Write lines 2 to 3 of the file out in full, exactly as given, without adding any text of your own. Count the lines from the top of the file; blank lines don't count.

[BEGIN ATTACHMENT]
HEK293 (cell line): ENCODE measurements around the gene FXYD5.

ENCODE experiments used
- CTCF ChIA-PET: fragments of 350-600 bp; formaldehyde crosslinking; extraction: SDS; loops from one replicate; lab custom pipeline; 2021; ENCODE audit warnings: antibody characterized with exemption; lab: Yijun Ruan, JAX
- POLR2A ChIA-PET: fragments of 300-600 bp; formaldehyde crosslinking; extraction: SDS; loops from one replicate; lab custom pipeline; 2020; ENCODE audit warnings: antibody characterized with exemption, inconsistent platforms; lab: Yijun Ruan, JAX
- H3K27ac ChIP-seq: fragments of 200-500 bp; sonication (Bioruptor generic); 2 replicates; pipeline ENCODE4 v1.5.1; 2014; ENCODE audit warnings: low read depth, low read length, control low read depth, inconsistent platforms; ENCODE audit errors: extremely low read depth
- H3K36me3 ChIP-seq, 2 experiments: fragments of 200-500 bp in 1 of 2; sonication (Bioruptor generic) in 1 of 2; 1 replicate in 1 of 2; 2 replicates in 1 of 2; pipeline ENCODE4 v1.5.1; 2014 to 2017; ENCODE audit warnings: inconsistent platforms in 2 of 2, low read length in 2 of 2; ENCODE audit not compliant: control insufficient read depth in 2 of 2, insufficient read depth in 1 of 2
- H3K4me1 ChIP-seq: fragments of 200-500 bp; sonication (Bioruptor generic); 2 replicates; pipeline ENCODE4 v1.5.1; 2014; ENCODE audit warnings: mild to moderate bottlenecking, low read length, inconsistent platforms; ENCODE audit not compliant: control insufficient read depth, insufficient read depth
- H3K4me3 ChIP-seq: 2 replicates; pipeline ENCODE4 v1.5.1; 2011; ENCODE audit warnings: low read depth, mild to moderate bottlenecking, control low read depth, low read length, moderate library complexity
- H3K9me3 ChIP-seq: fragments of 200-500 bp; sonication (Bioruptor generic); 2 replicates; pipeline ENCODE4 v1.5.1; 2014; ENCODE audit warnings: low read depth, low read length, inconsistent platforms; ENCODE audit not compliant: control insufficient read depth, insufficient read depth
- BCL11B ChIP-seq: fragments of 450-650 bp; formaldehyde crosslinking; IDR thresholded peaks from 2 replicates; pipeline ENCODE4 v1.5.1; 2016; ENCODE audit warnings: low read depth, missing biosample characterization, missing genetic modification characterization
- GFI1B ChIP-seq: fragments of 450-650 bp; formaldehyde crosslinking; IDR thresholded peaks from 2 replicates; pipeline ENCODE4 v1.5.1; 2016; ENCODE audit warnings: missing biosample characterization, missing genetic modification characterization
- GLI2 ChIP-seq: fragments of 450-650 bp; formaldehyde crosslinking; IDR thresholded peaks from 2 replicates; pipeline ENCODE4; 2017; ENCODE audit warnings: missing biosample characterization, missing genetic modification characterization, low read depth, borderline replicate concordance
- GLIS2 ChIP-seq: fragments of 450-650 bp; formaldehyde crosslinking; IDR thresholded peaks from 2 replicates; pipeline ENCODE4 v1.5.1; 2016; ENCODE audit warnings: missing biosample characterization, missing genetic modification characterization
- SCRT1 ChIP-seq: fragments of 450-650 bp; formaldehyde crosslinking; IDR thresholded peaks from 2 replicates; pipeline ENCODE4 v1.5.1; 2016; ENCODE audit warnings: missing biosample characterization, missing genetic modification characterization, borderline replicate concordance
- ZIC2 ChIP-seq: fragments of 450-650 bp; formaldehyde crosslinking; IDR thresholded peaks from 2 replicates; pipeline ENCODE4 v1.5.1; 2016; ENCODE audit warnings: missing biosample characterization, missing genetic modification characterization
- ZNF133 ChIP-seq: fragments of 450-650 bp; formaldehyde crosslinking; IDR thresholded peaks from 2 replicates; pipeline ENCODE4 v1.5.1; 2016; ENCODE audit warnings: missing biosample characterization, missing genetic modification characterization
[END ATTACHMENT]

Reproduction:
ENCODE experiments used
- CTCF ChIA-PET: fragments of 350-600 bp; formaldehyde crosslinking; extraction: SDS; loops from one replicate; lab custom pipeline; 2021; ENCODE audit warnings: antibody characterized with exemption; lab: Yijun Ruan, JAX